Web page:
We all see them on TV or hear about them on the radio--disasters such as tornadoes, floods and hurricanes that devastate small towns and portions of big cities. You might have a matter of days or hours to prepare for such events, but other times they strike swiftly and lethally, out of the blue. While we've seen images of New Orleans devastated by Katrina or the tsunami engulfing large swaths of Japan, we don't think it will happen to us, in our town, our city. Think again--these events are becoming more and more common, and in areas that used to be immune to certain weather events.

Visit your local authority's website before you're in an emergency situation.

  • Find out who the local authority is during disasters; the Federal Emergency Management Agency (FEMA) website contains state-by-state disaster lists on their website (fema.gov).
  • Your city or town's website will often have links to local agencies with information on disaster response, school closings and evacuation plans in your area.
  • If you work outside of the home, ask your employer's human resource department if there is a protocol to follow in disasters.
  • Take a Community Emergency Response Team class from your local Citizen Corps chapter. Keep your training current.

Settle personal details before a disaster happens.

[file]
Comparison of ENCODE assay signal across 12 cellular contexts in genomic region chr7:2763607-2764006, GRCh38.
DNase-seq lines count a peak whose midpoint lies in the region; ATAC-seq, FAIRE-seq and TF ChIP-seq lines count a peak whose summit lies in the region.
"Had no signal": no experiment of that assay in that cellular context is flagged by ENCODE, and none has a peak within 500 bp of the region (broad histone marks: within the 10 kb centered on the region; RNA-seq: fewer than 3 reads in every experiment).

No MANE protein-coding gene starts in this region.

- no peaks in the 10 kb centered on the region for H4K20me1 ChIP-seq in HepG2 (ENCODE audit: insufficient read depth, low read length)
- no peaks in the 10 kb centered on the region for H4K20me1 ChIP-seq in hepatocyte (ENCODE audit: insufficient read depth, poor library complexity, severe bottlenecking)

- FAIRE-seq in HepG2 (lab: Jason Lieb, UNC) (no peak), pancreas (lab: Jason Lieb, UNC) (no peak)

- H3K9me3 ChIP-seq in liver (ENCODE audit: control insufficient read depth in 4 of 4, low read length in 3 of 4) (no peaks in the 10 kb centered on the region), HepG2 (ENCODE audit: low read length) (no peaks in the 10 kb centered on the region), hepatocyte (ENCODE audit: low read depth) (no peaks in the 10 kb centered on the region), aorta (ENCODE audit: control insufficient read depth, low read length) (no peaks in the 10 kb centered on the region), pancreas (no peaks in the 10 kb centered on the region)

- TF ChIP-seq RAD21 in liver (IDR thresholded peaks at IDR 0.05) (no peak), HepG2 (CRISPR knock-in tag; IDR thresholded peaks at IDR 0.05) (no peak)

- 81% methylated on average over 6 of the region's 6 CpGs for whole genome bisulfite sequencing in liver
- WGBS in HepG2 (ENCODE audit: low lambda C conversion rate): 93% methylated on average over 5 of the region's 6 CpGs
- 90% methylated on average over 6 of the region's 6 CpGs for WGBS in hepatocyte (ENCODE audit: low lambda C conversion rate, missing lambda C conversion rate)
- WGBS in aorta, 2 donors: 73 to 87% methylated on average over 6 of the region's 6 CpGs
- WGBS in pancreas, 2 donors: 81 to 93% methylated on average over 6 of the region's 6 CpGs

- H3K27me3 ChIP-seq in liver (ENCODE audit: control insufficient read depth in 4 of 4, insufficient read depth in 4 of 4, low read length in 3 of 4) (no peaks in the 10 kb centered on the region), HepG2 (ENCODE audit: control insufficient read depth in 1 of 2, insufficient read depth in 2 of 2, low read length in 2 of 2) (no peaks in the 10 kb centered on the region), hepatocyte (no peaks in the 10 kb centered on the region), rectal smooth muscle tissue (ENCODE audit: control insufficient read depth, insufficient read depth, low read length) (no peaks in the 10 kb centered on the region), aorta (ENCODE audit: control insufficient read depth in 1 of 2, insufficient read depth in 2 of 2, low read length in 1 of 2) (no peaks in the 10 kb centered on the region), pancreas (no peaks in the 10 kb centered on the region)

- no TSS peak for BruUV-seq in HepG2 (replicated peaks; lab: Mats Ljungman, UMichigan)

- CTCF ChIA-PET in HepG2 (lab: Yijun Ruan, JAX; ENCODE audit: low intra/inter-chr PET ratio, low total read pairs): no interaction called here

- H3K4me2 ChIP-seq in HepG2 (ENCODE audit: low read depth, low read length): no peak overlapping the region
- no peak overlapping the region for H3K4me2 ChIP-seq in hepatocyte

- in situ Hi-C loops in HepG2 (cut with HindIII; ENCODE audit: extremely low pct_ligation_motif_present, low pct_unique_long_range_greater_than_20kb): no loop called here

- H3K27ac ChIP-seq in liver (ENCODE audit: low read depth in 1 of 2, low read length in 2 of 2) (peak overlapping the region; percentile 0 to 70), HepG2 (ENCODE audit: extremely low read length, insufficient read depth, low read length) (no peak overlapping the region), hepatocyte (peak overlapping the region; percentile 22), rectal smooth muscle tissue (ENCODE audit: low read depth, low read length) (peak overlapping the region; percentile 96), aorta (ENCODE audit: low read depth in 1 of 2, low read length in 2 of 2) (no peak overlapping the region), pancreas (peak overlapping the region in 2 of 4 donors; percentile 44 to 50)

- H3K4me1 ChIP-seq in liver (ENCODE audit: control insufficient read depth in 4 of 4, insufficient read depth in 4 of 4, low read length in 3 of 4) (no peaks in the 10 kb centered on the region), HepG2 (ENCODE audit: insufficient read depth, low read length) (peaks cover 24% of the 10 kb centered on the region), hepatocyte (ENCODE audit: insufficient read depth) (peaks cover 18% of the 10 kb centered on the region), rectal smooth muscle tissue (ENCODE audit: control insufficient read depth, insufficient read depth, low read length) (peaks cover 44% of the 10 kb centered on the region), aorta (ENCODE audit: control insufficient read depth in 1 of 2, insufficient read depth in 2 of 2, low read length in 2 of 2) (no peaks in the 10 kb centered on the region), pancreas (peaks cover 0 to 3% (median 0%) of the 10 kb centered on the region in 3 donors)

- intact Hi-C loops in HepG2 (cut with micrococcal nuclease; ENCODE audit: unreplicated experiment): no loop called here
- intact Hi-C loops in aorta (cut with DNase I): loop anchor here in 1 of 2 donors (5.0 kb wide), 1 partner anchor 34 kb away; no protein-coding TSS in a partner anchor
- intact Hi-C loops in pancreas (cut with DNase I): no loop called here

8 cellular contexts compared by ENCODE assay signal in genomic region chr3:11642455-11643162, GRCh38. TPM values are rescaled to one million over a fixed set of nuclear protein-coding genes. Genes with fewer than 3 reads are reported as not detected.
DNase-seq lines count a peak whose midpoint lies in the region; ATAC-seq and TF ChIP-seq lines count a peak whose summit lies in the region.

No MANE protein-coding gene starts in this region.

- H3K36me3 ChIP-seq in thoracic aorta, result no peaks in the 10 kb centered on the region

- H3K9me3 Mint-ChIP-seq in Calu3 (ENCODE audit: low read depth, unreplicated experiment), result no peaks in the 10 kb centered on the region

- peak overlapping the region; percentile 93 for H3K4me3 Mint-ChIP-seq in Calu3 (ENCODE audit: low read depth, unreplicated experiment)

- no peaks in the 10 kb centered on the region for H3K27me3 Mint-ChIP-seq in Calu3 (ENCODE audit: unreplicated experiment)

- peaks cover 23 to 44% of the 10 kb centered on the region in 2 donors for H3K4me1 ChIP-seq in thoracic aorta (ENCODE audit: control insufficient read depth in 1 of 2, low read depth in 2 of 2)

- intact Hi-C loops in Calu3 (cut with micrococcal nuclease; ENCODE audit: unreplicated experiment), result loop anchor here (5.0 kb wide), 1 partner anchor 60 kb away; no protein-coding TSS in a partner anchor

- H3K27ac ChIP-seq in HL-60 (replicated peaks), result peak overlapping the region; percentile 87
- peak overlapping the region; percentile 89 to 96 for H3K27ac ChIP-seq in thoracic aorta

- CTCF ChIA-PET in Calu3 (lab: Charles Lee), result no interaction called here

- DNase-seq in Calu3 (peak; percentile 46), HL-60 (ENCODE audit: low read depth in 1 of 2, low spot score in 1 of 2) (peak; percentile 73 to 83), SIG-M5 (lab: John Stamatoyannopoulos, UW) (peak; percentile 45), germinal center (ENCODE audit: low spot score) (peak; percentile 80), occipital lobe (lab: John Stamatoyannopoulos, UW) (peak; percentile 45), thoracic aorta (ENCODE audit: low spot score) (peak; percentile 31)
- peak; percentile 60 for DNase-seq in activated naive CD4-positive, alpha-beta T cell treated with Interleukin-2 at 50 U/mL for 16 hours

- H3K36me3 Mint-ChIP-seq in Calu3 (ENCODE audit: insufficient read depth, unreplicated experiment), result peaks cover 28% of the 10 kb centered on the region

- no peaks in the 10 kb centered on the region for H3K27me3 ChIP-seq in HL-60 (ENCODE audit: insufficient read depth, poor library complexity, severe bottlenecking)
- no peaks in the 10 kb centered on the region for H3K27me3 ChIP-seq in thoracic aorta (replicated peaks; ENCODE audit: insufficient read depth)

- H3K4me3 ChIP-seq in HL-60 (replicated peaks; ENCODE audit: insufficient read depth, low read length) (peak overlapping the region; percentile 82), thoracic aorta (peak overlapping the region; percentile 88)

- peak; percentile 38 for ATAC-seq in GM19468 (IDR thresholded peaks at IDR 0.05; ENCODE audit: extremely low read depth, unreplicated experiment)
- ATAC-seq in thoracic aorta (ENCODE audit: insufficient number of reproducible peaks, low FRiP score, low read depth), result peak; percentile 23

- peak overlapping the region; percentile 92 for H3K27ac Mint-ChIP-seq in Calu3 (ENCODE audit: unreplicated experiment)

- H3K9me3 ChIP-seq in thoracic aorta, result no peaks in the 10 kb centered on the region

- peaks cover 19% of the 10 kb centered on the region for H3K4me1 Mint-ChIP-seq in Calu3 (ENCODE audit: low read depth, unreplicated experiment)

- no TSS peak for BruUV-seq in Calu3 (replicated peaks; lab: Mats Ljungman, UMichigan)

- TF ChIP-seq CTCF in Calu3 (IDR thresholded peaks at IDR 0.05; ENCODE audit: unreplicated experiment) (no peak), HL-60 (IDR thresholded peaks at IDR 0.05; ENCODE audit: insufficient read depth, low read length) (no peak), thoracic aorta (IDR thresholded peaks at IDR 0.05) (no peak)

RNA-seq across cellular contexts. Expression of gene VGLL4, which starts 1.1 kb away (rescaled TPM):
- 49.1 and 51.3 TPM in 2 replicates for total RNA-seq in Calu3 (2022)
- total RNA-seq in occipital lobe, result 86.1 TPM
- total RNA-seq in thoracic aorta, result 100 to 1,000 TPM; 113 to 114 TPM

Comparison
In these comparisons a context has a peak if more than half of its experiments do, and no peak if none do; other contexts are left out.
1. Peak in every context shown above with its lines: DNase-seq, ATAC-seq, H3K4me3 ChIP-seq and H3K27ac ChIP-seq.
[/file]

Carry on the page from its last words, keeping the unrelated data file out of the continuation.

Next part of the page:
• All family members should have a contact card listing a meeting place and phone number and a contact information for a friend outside the region with whom family members can check in.
  • All family members should have the number and a phone to call with.
  • Ensure that you have carriers and food for pets.
  • Check your insurance for coverage of emergencies known to strike your area.
  • Take a first aid and CPR courses at a local chapter of your national Red Cross or Red Crescent society (see directory at ifrc.org).

Pack a "Go Bag" -- See full instructions on our Go Bag page.

Once You're Aware an Event May Strike Your Area stock up on vital provisions in case you are sheltering in your home.

You will need:

  • Two gallons of water per person per day; prepare for a minimum of three days
  • Kitchen matches and large candles
  • An additional flashlight (besides the one in your Go Bag)
  • Another first aid kit (in addition to the one in your Go Bag)
  • Duct tape and thick plastic to cover windows
  • Extra pet food
  • Extra dry foods such as energy bars, peanut butter and canned goods that don't require heating; don't forget a can opener
  • Fill the bathtub and other large, plastic storage containers with water for bathing and to flush the toilet
  • Refill prescriptions
  • Fill the gas tank of your car in case you need to evacuate at a later date
  • Be sure to have a radio and extra batteries on hand to hear updates on your situation

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